Air Travel with Diabetes

Air travel passengers these days are subject to flight delays, crowded planes, and long security lines. For those of us with diabetes, there is often added scrutiny and possible personal discomfort when encountering TSA agents unfamiliar with the myriad of medical devices and supplies we carry.

Diabetes education opportunities can happen anywhere; a TSA screening before a flight is not an optimum time. Being prepared and knowing your rights can help ensure a fast and painless navigation through security. Here’s how:

BEFORE YOU FLY 

  • If you have questions about the screening process, you can call TSA Cares toll free line at 1-855-787-2227. They’re open Monday through Friday 8 a.m. – 11 p.m. EST and weekends and Holidays from 9 a.m. – 8 p.m. EST. They will answer your questions and even coordinate checkpoint support with a Passenger Support Specialist to assist you (or your family member). You must call at least 72 hours in advance for checkpoint support. This is a new program comprised of TSA volunteer employees. Their role is to assist the passenger and get them through screening and on to the gate.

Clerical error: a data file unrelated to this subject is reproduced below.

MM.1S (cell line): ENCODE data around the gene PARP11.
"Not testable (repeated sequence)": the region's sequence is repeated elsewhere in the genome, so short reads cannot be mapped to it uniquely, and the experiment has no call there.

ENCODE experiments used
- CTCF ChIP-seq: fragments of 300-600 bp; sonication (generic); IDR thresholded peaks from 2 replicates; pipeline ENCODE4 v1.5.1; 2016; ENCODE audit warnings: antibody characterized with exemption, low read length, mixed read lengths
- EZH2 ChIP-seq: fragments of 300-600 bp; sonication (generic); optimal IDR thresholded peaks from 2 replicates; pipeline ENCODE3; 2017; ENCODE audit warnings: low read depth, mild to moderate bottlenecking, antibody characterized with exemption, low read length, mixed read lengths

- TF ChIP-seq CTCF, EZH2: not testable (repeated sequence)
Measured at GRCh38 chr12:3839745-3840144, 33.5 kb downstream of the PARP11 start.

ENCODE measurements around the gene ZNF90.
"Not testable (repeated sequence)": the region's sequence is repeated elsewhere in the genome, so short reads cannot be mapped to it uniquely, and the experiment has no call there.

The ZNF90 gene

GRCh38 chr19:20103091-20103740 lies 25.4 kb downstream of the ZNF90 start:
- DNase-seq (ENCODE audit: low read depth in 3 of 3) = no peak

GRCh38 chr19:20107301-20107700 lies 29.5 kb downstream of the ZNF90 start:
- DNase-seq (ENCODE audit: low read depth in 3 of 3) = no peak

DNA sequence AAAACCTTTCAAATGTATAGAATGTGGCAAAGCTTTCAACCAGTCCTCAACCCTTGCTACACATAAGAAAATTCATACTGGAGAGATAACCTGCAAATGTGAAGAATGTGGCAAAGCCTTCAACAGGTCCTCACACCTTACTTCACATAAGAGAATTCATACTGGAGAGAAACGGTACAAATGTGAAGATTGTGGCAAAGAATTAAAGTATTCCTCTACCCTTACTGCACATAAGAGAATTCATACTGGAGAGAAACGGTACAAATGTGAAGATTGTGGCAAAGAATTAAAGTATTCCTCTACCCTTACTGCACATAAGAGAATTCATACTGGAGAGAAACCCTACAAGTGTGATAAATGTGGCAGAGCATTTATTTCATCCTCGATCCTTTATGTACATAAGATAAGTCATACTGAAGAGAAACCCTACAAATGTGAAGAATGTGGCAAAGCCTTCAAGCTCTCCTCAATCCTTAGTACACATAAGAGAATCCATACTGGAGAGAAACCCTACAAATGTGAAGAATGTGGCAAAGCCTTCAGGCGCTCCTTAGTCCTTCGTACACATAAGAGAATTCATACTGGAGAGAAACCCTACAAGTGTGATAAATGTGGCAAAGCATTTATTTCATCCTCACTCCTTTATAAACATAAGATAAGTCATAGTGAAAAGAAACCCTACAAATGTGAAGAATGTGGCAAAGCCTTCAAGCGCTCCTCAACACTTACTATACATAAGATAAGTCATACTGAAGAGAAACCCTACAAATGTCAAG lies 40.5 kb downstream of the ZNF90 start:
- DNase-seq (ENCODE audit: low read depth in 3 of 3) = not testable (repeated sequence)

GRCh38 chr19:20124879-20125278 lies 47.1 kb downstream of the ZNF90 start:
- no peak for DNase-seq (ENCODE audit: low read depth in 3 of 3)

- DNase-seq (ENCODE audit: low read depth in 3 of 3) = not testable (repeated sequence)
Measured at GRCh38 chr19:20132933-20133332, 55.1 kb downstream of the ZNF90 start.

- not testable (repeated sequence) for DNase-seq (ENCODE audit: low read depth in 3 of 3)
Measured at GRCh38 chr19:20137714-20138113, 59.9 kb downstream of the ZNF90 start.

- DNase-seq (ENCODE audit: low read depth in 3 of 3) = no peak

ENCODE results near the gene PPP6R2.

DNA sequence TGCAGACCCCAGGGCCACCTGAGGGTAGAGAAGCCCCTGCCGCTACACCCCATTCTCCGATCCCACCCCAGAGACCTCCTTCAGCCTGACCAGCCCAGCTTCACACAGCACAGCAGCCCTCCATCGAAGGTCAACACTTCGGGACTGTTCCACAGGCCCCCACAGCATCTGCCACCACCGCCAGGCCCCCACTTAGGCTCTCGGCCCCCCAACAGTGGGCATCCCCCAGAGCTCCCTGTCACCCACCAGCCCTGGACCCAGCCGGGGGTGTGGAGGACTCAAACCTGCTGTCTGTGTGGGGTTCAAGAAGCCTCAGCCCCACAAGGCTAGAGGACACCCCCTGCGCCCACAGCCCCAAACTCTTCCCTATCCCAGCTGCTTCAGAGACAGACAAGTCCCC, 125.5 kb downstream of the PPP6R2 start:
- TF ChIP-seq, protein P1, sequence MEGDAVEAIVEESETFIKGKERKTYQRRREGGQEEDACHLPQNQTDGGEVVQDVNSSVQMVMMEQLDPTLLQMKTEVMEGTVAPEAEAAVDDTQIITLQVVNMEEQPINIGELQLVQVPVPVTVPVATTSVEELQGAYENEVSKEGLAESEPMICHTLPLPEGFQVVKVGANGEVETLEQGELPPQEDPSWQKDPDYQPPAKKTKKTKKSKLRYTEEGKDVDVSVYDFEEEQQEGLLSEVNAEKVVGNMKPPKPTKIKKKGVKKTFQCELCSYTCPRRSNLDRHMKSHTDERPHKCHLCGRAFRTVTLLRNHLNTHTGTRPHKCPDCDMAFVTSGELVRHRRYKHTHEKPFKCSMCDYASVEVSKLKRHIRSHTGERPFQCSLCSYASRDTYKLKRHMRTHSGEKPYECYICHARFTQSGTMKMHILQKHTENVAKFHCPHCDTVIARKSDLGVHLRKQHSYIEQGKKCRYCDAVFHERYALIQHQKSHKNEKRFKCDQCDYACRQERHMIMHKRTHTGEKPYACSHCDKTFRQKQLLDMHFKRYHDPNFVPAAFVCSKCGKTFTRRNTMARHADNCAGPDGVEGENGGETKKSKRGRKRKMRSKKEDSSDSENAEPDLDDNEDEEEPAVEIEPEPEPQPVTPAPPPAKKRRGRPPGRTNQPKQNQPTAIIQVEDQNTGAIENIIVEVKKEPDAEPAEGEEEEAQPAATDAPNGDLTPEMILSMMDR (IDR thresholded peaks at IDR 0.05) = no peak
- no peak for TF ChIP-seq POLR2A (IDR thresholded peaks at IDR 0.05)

From the TSA Blog: PSS’s are Transportation Security Officers, Lead TSOs and Supervisors who have volunteered to take on the responsibility of assisting passengers who may need a little help at the checkpoint. They receive additional training involving scenarios such as resolving traveler-related screening concerns and assisting travelers with disabilities and medical conditions.
  • Print out the Disability Notification Card for Air Travel. This is a fillable PDF form that you can discretely hand to the TSA screener to let them know you have diabetes/wear an insulin pump/wear a continuous glucose monitor (CGM), etc.
  • Put all of your diabetes supplies that you carry into clear plastic zippered bags. This will expedite the screening process, as you’ll need to separate them at screening from the rest of your carry on items.
  • Understand the 3-1-1 rule (and the exception)  = TSA allows one zippered clear plastic bag for liquids in 3.4 ounce (100ml) bottle or less (by volume) per passenger. If you have medication that is more than 3.4 ounces (100ml), it must be declared before the screening and it will require additional screening. (The TSA cautions us about “reasonable quantities” for the length of your stay, so be prepared.) It’s recommended that you keep the liquid in the original bottle with the prescription label on it.